Howls of rage went up after the Joint Terrorism Task Force, guns drawn, arrested Maher Hawash in the parking lot of an Intel Corp. facility in March and placed him in solitary confinement. The protests intensified as prosecutors detained him without charges for more than a month in an Oregon jail while they pored over the evidence.
This all came as a particular shock, for Maher Mofeid “Mike” Hawash personified the American success story. A Palestinian born in Nablus in 1964 and reared in Kuwait, he arrived in the United States in 1984, earning degrees in electrical engineering at the University of Texas. He went on to work for Compaq in 1989 and became a U.S. citizen in 1990.
His career at Intel began in 1992, where he worked on video technologies. When his father fell ill, he got Intel to transfer him to its plant in Israel, where he lived for two years. He married Lisa Ryan in 1995 and fathered two children. In 1997 he published a well-received book on video graphic formats with the prestigious scientific press Addison-Wesley.
Hawash had achieved much by 2000. He worked at one of the world’s greatest companies, earned nearly $360,000 a year, had a circle of friends, and was admired for his volunteer activities.
But that same year, neighbors reported to the FBI, he became noticeably more devout. He grew a beard, wore Arab clothing, prayed five times a day and regularly attended mosque. He also became noticeably less friendly.
Further inquiry found that Hawash paid up his house mortgage (interest payments go against Islamic law) and donated more than $10,000 to the Global Relief Foundation, an Islamic charity subsequently closed for financing terrorist groups. Early in 2001, he went on pilgrimage to Mecca. And “Middle Eastern males” were seen coming and going from his house.
Friends and co-workers condemned such information as “guilt by association.” Nothing in Hawash’s actions, they insisted, justified his incarceration, and they made their views known. They launched FreeMikeHawash.org and wrote letters to the editor. They set up a legal defense fund and staged protests on the streets of Portland, Ore.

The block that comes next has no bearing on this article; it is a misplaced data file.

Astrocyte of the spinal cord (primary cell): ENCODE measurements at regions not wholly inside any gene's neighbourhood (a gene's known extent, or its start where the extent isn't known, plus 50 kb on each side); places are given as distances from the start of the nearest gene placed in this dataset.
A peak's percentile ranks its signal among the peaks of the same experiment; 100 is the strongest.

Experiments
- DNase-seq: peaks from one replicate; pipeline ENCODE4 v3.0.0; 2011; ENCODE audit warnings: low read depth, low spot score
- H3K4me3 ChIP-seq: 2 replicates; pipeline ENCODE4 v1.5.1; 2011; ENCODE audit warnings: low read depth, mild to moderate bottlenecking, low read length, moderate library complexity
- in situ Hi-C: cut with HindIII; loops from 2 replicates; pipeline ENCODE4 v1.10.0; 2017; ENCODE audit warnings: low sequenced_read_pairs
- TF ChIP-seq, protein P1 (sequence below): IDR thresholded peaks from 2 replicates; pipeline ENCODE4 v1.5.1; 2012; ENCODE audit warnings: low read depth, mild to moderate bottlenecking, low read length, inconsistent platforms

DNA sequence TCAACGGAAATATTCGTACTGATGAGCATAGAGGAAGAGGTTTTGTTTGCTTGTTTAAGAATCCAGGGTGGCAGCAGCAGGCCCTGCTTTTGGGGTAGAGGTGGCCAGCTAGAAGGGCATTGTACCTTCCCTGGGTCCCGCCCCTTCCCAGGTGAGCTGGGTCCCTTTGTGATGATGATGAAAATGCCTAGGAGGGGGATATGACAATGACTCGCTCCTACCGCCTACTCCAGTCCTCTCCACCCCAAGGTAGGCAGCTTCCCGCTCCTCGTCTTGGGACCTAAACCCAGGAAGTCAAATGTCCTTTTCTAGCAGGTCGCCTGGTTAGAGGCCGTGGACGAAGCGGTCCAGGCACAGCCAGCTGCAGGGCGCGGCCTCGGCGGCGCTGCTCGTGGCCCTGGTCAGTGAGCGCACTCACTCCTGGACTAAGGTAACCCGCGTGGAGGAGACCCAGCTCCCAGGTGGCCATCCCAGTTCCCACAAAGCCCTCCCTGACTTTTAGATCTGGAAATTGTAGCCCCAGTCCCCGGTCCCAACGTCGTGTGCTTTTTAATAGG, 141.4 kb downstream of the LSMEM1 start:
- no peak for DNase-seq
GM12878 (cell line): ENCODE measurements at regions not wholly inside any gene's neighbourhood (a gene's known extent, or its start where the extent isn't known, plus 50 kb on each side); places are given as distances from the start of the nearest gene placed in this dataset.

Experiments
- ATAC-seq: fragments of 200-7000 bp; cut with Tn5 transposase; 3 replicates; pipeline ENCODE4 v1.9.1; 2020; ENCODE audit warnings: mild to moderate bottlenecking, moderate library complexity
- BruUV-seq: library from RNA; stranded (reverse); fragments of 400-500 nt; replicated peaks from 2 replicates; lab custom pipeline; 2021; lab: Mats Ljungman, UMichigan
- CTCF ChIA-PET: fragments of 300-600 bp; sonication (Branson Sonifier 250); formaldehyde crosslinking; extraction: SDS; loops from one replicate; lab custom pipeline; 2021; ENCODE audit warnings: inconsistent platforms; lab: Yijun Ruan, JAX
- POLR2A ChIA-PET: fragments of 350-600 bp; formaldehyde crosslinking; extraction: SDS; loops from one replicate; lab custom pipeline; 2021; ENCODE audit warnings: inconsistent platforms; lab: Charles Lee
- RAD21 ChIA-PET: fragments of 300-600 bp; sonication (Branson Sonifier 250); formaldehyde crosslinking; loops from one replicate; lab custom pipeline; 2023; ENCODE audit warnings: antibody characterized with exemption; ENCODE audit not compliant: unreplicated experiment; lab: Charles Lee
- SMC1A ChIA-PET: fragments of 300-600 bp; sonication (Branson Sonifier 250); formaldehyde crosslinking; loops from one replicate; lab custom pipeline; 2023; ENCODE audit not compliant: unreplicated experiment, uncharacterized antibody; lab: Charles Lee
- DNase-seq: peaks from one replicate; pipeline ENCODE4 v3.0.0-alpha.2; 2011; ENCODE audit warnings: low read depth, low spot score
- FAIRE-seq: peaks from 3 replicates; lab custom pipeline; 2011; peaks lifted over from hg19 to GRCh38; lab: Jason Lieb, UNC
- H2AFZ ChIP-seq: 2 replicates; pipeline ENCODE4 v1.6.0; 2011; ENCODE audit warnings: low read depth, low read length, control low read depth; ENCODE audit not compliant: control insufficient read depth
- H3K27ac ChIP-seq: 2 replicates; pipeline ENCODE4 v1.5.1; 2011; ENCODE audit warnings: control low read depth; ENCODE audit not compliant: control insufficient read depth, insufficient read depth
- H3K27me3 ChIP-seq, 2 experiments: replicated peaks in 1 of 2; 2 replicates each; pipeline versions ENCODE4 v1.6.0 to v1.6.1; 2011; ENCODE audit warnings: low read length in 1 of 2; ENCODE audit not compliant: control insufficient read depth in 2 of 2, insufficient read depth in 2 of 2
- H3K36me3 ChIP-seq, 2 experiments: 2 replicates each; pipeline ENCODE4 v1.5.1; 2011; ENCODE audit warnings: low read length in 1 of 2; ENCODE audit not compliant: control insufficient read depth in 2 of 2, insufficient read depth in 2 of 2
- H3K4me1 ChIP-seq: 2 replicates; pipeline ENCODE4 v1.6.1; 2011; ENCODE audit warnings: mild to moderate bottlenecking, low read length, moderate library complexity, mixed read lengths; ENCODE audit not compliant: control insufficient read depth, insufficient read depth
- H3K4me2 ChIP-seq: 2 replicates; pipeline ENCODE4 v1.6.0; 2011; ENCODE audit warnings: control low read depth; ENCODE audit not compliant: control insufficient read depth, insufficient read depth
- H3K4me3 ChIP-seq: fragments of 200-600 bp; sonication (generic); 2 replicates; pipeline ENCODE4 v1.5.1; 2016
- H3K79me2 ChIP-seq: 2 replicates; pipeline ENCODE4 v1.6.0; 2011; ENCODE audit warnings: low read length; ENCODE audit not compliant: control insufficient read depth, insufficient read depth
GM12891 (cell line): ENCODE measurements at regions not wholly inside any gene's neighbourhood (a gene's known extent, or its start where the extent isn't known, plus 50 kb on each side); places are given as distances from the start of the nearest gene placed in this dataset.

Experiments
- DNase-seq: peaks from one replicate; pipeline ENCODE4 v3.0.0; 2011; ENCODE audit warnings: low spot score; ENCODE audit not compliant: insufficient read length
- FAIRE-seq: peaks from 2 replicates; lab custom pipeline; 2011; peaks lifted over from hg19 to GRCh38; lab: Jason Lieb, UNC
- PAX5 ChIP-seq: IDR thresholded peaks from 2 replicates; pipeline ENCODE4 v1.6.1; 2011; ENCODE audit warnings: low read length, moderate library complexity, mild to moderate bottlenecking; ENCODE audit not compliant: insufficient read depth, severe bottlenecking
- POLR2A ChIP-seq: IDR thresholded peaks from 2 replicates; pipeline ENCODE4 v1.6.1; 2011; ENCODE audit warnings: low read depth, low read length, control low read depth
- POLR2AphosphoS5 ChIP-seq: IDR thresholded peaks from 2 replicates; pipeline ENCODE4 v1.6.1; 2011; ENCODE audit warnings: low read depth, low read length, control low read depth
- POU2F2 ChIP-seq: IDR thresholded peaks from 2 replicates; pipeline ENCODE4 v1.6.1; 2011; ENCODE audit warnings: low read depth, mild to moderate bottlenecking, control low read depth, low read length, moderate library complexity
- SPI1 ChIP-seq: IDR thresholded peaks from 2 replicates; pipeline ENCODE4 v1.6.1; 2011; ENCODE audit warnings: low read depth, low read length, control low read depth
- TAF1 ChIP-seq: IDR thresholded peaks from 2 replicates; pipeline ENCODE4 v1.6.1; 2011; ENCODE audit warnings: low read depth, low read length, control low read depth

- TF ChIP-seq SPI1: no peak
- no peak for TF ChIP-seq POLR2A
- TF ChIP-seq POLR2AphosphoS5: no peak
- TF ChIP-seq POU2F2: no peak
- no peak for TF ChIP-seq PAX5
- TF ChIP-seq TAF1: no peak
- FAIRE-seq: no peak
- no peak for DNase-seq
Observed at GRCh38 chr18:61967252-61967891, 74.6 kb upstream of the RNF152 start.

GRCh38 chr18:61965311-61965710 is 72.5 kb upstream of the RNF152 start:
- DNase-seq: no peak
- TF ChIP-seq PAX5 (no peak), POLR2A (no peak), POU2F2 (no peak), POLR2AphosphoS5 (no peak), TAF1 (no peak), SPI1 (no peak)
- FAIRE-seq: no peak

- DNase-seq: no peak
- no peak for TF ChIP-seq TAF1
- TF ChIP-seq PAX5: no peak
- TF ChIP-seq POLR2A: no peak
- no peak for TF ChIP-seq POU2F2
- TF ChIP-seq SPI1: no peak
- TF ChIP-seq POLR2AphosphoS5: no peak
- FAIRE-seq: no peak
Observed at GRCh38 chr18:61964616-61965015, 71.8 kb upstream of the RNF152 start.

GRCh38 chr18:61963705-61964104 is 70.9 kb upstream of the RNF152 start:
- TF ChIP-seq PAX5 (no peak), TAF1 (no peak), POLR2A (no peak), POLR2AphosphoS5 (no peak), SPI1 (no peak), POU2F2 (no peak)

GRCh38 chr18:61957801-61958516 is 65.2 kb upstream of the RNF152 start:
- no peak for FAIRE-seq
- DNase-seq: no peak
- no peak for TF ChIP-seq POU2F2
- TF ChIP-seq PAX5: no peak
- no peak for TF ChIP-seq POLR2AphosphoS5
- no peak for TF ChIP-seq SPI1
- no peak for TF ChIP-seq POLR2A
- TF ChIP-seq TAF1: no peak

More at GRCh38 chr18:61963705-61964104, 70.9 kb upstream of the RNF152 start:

Hawash’s former boss at Intel, Steven McGeady, became his champion, portraying Hawash as an average “Arab-American with a job and a family.” McGeady dubbed the arrest “Alice in Wonderland meets Franz Kafka” and dismissed the charges against Hawash as “baseless” or “completely insane.”
Supporters filled Northwest newspapers with alarms. One professor portrayed Hawash’s incarceration as “part of a consistent pattern of suppression of civil liberties.” Columnists and letter writers compared the United States to a “Third World country,” Orwell’s “1984,” Nazi Germany or the Soviet Union. Militant Islamic groups like the Council on American-Islamic Relations saw in Hawash’s arrest “serious damage” to the standing of American Muslims.
Hawash’s high-powered career and supporters together turned him into the symbol of the pious Muslim victimized by a biased and overzealous justice system.
And then, on Aug. 6, this whole illusionary edifice came crashing down: Hawash pleaded guilty to conspiring to help the Taliban. He also agreed to cooperate fully with the prosecution and waived his right to appeal his conviction and sentence. In return, the government dismissed the other counts against Hawash.
How did his supporters take this news? A media search turns up not a single mea culpa. Instead, they responded with denial and silence. “I don’t know if I feel betrayed. I’m not dwelling on that now,” said one of his staunchest sympathizers. “I want to hear directly from him before I believe it,” said another. At the Aug. 6 hearing, reports the Oregonian newspaper, “The throngs of friends and supporters who publicly protested on Hawash’s behalf at previous hearings” were noticeably absent. Militant Islamic lobby groups lost their voice.
In short, while Hawash confessed to his crime, his supporters refused to admit their mistakes.
There are two lessons here. First, profiling can work. Alert neighbors reporting on apparently militant Islamic activities brought Hawash to law enforcement’s attention.
Second, sympathizers of terrorist suspects are entitled to express surprise and tell heart-warming stories about them. But shrill charges of racism and appalling comparisons to Nazi Germany impede the U.S. government’s efforts to protect Americans.
Originally appeared in the New York Post.